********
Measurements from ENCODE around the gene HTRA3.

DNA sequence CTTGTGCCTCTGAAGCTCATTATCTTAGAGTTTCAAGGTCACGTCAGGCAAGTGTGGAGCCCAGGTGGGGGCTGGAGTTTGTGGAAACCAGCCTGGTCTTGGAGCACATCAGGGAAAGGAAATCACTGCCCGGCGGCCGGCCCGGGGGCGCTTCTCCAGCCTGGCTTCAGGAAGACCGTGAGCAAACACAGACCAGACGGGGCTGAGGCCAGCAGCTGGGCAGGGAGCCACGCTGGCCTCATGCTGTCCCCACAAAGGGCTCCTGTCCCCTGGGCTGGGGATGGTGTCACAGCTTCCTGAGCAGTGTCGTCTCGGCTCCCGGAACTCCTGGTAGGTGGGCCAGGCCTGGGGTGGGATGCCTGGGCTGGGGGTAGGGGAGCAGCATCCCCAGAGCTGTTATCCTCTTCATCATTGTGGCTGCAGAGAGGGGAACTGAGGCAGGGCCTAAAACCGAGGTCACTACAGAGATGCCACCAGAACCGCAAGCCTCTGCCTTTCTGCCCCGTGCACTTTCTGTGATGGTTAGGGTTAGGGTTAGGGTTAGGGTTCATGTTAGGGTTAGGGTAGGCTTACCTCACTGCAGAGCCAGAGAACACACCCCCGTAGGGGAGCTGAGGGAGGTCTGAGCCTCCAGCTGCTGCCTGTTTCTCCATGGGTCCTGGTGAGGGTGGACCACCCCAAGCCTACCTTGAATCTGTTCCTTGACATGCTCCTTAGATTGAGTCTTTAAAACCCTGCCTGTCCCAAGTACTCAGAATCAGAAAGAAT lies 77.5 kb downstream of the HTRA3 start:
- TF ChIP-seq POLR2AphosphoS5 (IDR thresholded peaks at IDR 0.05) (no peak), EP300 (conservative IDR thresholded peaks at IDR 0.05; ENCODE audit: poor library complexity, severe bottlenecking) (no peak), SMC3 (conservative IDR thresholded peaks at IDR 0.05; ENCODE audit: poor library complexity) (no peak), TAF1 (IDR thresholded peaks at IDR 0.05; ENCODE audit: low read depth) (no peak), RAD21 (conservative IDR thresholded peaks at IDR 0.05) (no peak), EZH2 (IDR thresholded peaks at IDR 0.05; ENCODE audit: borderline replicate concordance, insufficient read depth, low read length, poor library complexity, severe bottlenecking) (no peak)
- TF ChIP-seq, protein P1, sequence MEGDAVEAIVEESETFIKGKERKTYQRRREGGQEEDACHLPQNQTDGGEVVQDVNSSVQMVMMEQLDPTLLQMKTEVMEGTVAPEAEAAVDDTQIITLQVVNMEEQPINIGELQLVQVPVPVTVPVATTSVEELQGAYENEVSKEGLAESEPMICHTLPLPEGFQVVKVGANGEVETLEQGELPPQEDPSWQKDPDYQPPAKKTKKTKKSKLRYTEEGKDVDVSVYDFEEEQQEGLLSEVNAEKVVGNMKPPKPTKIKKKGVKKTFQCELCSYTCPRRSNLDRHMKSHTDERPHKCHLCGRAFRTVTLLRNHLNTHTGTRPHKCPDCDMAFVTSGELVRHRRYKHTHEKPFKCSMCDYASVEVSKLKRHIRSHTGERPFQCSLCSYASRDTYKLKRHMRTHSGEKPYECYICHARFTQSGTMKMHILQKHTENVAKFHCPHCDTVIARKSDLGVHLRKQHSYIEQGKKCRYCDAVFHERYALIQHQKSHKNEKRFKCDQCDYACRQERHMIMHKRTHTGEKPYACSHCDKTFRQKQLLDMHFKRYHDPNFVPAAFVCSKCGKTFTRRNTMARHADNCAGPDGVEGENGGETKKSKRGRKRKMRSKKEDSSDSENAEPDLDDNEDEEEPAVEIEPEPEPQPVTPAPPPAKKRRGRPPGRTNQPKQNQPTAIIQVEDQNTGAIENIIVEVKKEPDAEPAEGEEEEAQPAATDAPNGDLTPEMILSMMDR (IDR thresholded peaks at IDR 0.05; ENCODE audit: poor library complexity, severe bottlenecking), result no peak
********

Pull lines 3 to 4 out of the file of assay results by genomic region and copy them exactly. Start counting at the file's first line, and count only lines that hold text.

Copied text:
- TF ChIP-seq POLR2AphosphoS5 (IDR thresholded peaks at IDR 0.05) (no peak), EP300 (conservative IDR thresholded peaks at IDR 0.05; ENCODE audit: poor library complexity, severe bottlenecking) (no peak), SMC3 (conservative IDR thresholded peaks at IDR 0.05; ENCODE audit: poor library complexity) (no peak), TAF1 (IDR thresholded peaks at IDR 0.05; ENCODE audit: low read depth) (no peak), RAD21 (conservative IDR thresholded peaks at IDR 0.05) (no peak), EZH2 (IDR thresholded peaks at IDR 0.05; ENCODE audit: borderline replicate concordance, insufficient read depth, low read length, poor library complexity, severe bottlenecking) (no peak)
- TF ChIP-seq, protein P1, sequence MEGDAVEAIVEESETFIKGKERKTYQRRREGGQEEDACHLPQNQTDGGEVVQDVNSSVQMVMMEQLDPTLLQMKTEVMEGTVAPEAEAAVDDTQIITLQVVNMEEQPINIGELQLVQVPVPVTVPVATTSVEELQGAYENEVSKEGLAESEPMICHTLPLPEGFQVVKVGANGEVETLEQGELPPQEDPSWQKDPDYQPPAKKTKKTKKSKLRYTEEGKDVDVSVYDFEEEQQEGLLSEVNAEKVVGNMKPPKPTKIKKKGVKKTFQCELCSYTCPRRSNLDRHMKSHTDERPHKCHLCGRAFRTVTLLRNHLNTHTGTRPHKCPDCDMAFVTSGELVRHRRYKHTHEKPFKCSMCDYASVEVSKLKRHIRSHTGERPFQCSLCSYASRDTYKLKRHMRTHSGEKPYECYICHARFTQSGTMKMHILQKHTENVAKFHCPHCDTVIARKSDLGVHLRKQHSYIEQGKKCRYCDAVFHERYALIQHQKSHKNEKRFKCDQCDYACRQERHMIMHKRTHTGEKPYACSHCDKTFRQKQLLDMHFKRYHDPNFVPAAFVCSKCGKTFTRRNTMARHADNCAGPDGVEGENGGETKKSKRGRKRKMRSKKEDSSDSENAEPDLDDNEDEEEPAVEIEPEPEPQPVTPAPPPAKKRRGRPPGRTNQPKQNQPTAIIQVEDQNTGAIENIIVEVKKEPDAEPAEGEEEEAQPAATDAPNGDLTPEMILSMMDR (IDR thresholded peaks at IDR 0.05; ENCODE audit: poor library complexity, severe bottlenecking), result no peak